Immediate Dental Implant Placement (IDIP) in Maxillary Reconstruction: An Expedited Workflow for the Oncologic Patient
Leslie Kim1, Thais Polanco1, Evan Rosen2, Luke Poveromo1, Ian Ganly3, Jay Boyle3, Marc Cohen3, Jonas A Nelson1, Evan Matros1, Robert J Allen, Jr.1
1Plastic and Reconstructive Surgery Service, Department of Surgery, Memorial Sloan Kettering Cancer Center, New York, New York, 2Dental Oncology and Maxillofacial Prosthetics, Baptist Health South Florida, Miami, Florida, 3Head and Neck Service, Department of Surgery, Memorial Sloan Kettering Cancer Center, New York, New York
Background: Maxillary reconstruction is a complex undertaking characterized by a difficult surgical site, multiple tissue deficits, and high patient morbidity. Traditional methods relied on bulky myocutaneous flaps to fill the volume deficit and an obturator for functional reconstruction, but this method proved unstable over time. We developed a reconstructive workflow to address these shortcomings, improve functional and aesthetic outcomes, and decrease patient morbidity. This workflow relies on an enhanced understanding of midface and fibula anatomy, and improved imaging, reconstructive, and manufacturing technologies. Critical aspects of this workflow include virtual surgical planning, computer-aided design/manufacturing, and immediate dental implant placement (IDIP). Workflow: One to two weeks prior to surgery, the reconstructive surgeon, ablative surgeon, and dental oncologist have a virtual multidisciplinary meeting. The ablative surgeon maps resection margins based on high-fidelity, three-dimensional reconstructions of the tumor. Based on this anticipated defect, the reconstructive surgeon and dental oncologist plan optimal osteotomy and dental implant locations, taking into account perforator location, fibula shape, and cortical bone availability. Cutting guides, occlusion-based guides, and reconstruction bars and plates are fabricated based on the operative plan. Intraoperatively, the pedicle is tunneled to facial artery to spare the patient a large neck dissection scar. Three to six weeks after surgery, we perform a vestibuloplasty to expose the underlying implants and exchange the healing abutments for definitive, implant-accommodating abutments. One to three days afterward, a temporary dental prosthesis is placed. At the conclusion of radiotherapy, the temporary prosthesis is exchanged for a final prosthesis.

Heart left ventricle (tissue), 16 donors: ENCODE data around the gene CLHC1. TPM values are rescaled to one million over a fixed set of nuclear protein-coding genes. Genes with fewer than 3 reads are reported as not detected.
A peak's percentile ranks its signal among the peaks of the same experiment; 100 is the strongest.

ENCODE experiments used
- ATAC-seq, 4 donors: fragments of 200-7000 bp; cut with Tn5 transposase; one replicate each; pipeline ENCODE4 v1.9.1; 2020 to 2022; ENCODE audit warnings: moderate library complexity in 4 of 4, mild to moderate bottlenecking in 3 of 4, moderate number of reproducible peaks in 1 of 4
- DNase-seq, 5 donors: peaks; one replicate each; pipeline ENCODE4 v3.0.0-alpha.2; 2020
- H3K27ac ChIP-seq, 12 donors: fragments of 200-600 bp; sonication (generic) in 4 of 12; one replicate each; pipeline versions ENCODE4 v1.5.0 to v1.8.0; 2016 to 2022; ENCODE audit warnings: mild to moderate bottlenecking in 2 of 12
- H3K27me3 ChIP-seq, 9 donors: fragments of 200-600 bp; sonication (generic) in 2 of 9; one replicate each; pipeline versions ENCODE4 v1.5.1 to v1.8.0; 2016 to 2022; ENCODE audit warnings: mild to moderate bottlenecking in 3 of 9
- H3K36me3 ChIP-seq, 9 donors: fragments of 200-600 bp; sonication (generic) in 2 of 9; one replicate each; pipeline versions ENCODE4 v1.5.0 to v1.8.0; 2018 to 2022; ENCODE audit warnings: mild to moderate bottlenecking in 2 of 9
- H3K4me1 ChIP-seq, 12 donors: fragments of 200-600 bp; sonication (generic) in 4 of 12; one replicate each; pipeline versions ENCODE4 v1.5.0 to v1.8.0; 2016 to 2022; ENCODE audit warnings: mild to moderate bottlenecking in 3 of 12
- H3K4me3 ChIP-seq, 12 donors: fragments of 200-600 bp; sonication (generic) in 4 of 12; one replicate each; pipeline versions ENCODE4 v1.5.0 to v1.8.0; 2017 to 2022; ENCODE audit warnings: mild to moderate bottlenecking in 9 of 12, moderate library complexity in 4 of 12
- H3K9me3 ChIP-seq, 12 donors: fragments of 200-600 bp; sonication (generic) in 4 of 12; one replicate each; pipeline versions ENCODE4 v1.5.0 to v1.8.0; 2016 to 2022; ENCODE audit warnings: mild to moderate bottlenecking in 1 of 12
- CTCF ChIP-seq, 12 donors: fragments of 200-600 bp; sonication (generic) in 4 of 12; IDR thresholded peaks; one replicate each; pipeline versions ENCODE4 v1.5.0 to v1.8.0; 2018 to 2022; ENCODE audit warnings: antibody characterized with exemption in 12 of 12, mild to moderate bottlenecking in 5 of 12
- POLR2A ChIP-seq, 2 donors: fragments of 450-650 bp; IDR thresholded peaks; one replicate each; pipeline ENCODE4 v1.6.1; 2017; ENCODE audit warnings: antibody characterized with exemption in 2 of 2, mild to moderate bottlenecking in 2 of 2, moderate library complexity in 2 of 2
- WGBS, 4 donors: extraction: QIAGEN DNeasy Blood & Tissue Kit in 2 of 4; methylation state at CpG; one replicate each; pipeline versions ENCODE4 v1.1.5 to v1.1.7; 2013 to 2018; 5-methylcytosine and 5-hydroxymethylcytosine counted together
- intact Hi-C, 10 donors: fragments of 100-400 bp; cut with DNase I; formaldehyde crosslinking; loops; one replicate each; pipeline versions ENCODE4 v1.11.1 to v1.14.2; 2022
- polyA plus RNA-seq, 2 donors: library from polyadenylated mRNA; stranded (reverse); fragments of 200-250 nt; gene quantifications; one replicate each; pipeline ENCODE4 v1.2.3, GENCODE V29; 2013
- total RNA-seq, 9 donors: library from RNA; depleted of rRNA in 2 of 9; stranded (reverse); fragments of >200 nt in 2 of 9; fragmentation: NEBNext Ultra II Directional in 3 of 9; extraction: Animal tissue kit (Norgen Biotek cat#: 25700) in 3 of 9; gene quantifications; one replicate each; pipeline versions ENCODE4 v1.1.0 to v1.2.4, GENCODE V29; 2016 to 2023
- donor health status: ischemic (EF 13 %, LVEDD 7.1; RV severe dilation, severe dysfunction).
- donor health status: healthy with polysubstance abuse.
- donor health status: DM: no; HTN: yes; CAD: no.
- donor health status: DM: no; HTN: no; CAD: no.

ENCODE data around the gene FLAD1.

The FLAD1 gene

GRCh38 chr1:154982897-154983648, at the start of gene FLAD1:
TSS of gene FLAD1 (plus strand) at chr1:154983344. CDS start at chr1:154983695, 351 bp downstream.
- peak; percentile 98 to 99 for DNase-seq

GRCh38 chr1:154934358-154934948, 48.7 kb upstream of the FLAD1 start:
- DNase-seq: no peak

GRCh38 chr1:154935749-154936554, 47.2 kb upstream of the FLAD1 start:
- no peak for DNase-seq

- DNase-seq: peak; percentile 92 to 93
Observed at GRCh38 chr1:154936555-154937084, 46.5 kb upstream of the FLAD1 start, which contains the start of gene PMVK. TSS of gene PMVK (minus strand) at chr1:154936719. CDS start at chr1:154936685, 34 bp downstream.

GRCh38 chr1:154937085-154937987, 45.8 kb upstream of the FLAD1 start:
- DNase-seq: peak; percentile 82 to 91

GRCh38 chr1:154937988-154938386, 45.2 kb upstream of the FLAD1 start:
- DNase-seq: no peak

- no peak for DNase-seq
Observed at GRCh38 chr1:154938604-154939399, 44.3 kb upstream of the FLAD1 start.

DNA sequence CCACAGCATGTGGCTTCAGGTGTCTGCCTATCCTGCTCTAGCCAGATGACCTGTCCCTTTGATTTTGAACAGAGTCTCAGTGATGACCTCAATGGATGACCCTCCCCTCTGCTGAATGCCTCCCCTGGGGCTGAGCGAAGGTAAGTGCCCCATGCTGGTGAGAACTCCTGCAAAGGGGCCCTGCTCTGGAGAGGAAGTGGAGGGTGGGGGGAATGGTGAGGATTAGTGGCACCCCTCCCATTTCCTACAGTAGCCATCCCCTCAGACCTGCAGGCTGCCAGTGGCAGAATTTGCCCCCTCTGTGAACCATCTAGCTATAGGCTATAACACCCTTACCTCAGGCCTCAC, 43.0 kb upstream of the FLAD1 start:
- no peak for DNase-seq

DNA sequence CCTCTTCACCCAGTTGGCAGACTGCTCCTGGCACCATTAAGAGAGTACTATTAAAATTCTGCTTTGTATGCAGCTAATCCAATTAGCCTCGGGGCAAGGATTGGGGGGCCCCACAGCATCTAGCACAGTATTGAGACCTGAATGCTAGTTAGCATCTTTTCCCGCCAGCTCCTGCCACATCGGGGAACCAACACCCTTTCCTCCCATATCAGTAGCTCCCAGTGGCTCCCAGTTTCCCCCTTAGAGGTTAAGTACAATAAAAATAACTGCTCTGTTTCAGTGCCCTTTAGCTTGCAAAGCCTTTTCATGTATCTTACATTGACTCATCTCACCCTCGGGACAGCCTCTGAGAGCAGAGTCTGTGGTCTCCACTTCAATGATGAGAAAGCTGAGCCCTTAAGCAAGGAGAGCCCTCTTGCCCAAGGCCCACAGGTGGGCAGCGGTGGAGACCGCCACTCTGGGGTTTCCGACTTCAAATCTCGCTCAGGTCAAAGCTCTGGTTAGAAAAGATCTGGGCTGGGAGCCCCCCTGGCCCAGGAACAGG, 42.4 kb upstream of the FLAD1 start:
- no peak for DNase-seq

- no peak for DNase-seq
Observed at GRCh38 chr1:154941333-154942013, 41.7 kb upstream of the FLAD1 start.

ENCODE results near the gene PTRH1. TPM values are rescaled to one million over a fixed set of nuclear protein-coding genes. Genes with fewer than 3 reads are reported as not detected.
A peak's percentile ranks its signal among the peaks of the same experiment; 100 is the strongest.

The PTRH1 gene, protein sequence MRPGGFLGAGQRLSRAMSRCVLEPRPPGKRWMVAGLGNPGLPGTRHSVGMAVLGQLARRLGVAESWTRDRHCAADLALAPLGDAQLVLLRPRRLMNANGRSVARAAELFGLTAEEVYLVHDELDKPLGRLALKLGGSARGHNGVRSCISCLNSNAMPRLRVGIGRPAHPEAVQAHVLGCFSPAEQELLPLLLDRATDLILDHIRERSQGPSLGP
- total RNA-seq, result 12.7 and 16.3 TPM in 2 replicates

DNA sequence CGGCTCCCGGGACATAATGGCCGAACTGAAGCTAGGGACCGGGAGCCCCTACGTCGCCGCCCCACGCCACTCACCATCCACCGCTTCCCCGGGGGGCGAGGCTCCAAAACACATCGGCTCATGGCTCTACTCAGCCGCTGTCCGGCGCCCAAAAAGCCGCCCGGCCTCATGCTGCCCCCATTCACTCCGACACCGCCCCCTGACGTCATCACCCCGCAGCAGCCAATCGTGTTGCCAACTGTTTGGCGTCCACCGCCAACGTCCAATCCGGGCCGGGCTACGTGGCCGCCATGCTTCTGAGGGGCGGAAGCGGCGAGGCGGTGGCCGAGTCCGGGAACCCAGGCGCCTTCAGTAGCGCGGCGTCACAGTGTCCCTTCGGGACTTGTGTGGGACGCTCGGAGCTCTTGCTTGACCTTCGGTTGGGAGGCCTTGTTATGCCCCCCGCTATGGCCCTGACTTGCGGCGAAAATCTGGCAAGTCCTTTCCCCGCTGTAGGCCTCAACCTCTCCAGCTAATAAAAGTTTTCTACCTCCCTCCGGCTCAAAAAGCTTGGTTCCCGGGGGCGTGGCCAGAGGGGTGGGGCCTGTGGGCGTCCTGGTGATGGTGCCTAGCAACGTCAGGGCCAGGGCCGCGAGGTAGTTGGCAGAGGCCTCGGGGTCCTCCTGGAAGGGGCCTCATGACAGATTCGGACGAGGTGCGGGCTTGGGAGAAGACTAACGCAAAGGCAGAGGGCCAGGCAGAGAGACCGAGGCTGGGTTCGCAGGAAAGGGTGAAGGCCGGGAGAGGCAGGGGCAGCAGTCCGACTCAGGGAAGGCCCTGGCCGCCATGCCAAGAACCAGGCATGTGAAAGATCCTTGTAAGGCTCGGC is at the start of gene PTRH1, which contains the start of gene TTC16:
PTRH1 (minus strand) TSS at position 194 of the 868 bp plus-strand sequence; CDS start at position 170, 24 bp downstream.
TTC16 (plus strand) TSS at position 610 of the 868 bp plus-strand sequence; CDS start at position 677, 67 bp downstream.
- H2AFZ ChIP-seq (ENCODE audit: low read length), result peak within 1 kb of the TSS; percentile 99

Methods: A retrospective review of a prospectively maintained database identified eight patients who underwent maxillary reconstruction with immediate dental implants from 2017-2021. Six patients achieved either an interim or final prosthesis; two patients are too early in the reconstructive process to progress to dental prosthetic placement at the time of writing. No patients experienced delays in oncologic treatment, all patients with prostheses achieved excellent aesthetic and functional results, and no implants or flaps were lost.
Conclusions: Although maxillary reconstruction remains challenging, the development of new technologies such as VSP, CAD/CAM, and an improved understanding of midface and fibula anatomy have allowed reconstructive surgeons to achieve better functional and aesthetic outcomes with lower patient morbidity. Here, we demonstrate that an expedited maxillary reconstruction workflow can be safely accomplished in oncologic patients with promising and effective early results.
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